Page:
Hardware Purchase and Replacement

By Paul Ticher

When buying ICT equipment you need to think both about your needs and consider your budget.

Your decisions on software will determine your hardware strategy: you must have machines which can run the software you have selected. But few organisations are in a position to standardise their computers.

They usually buy them one or two at a time; models change every few months; and the specification of the standard office PC continues to escalate. This leaves most agencies with a range of different models.

This should not be a problem. Most PCs are very standard and will work in the same way, even when they are from different suppliers.

However, it is still very important to keep a detailed record of each machine, including the manuals, and details of components like hard disks, network cards, and CD drives that came with it. This information could be vital if the machine breaks down or needs upgrading. You will usually find the most detailed description of your equipment on the invoice or specification you got from the supplier at the time of purchase.

You should also make sure to record in a safe place the serial numbers of both hardware and software.

Although your older PCs will go on working for many years, they will be overtaken by software upgrades and your rising expectations of how your computers should perform. In order to support your software policy and to avoid being dependent on obsolete equipment, you should budget to replace older equipment regularly.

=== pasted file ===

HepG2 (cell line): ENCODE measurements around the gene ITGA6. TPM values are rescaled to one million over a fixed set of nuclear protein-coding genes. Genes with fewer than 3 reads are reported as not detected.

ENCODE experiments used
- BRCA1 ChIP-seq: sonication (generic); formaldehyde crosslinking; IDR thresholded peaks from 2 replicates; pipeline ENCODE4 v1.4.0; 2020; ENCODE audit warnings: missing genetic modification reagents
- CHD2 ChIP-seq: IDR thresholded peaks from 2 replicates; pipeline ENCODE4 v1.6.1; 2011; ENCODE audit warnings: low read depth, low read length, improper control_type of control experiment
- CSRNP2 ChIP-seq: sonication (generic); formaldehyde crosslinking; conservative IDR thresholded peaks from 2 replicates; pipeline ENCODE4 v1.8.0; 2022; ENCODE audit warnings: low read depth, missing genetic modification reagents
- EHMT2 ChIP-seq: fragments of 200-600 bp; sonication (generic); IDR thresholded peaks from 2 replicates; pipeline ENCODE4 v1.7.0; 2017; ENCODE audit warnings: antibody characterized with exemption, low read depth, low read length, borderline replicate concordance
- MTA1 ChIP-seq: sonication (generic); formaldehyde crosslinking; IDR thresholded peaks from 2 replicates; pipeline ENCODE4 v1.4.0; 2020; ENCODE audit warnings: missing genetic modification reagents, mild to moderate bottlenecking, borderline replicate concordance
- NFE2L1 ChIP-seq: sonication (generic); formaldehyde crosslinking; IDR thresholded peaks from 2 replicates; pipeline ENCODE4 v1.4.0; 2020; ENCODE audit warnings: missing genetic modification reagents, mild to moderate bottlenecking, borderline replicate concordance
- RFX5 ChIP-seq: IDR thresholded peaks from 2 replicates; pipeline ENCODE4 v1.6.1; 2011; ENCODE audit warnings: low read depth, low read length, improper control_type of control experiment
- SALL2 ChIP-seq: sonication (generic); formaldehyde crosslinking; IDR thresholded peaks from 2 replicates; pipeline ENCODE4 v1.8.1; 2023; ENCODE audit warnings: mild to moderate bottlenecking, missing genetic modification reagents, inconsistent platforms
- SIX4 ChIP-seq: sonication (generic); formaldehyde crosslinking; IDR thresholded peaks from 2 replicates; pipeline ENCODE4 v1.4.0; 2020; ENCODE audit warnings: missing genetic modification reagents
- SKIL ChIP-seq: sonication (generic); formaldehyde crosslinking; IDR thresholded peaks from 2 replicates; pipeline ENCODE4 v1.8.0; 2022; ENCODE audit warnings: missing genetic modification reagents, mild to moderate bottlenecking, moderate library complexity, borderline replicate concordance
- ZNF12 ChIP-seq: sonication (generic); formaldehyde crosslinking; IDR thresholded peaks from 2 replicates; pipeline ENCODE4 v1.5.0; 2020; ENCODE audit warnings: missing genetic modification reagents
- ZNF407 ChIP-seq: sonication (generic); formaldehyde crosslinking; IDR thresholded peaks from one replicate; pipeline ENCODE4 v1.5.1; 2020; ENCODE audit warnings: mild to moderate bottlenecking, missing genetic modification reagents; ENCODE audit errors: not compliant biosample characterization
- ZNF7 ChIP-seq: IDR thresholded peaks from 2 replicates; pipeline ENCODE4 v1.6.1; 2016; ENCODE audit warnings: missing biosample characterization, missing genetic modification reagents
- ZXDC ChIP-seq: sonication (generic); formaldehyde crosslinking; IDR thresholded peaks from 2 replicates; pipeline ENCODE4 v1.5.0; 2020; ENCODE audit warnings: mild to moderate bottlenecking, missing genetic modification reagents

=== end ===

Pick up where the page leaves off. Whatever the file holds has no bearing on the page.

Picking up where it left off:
A good basis is to work to a four year life for your hardware. This means budgeting to replace a quarter of existing equipment each year, in addition to any new computers you might buy for new members of staff or for new projects.

You also need to be careful when deciding whether to accept a gift of old equipment. The key question to ask is whether it fits with your software policy.

If you have decided to standardise on Windows XP then, however reluctantly, you would have to turn down, for example, an early Pentium PC which cannot run Windows XP. But if someone offers a Pentium III (say a 600Mhz) which can run Windows XP, then it may well be worth accepting - you'll need to budget for buying software licenses and possibly for adding extra memory, hard drive or a CD drive.


Most decisions on IT involve spending money. In the past, many organisations have not had an IT budget. They may have relied on fundraising for new computer equipment, or used year-end underspend when it has become available, or simply replaced equipment when it has broken down.

But as agencies become more dependent on IT this approach won't do. It needs to be replaced with a more planned system of allocating an appropriate amount for IT each year - and making sure that it really does get spent on IT. It is just as important a part of the agency's financing as rent, salaries and the photocopier.

It is also worth the Management Committee thinking about where it expects the money normally to come from:

  • Will it be a part of every funding application?
  • Can you build it into core costs?
  • Or will specific IT developments be funded as one-off projects in their own right?
  • Will developments which save money in the long run have any sort of priority?


Copyright © 2004 Paul Ticher

Helpful Advice from those Friendly People at DOT-COMmunICaTions